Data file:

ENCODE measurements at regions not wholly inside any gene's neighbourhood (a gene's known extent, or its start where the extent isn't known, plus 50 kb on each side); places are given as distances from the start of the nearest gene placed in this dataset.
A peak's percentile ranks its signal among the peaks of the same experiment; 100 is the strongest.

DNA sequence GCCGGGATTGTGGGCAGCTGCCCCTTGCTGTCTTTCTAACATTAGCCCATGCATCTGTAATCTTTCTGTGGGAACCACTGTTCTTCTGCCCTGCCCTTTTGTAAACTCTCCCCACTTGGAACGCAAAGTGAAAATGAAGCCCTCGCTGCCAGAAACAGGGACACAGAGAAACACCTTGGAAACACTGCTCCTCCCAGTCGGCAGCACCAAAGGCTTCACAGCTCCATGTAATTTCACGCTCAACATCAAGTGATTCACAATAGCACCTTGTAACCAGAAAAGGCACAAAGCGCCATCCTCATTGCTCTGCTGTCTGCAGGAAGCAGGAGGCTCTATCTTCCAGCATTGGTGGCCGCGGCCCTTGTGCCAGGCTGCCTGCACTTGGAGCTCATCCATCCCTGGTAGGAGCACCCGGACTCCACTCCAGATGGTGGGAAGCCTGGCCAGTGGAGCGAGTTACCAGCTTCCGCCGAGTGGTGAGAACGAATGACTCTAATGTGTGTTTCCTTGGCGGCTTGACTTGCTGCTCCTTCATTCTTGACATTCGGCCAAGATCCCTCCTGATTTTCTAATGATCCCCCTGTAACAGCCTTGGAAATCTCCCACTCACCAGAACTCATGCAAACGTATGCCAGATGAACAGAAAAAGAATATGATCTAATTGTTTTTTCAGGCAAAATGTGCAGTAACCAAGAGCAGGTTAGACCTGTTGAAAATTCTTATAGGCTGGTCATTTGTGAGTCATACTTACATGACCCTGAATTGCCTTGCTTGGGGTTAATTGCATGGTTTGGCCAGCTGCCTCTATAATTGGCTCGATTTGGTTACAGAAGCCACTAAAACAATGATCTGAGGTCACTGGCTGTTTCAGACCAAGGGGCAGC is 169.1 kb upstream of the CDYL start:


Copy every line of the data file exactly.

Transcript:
ENCODE measurements at regions not wholly inside any gene's neighbourhood (a gene's known extent, or its start where the extent isn't known, plus 50 kb on each side); places are given as distances from the start of the nearest gene placed in this dataset.
A peak's percentile ranks its signal among the peaks of the same experiment; 100 is the strongest.

DNA sequence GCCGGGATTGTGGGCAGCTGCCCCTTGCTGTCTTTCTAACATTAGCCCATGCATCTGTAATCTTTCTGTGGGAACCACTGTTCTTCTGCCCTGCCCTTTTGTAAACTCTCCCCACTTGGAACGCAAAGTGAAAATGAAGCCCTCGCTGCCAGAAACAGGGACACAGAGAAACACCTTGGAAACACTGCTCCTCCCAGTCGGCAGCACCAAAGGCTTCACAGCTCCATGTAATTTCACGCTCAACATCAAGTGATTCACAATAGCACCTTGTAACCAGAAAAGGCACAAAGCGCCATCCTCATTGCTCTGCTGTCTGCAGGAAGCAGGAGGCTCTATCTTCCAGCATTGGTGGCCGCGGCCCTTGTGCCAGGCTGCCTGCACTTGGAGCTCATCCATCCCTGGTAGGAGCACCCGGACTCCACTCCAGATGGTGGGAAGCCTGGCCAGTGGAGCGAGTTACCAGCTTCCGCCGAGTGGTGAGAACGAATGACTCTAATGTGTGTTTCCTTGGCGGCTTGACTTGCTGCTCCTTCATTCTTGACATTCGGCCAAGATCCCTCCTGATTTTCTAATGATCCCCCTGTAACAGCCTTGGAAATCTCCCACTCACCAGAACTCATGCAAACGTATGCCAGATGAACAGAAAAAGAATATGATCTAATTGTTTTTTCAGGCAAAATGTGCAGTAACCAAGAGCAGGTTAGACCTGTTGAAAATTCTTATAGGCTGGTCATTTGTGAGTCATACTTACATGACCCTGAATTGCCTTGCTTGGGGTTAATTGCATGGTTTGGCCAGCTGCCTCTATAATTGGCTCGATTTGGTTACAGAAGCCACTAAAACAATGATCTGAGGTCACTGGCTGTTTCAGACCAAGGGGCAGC is 169.1 kb upstream of the CDYL start: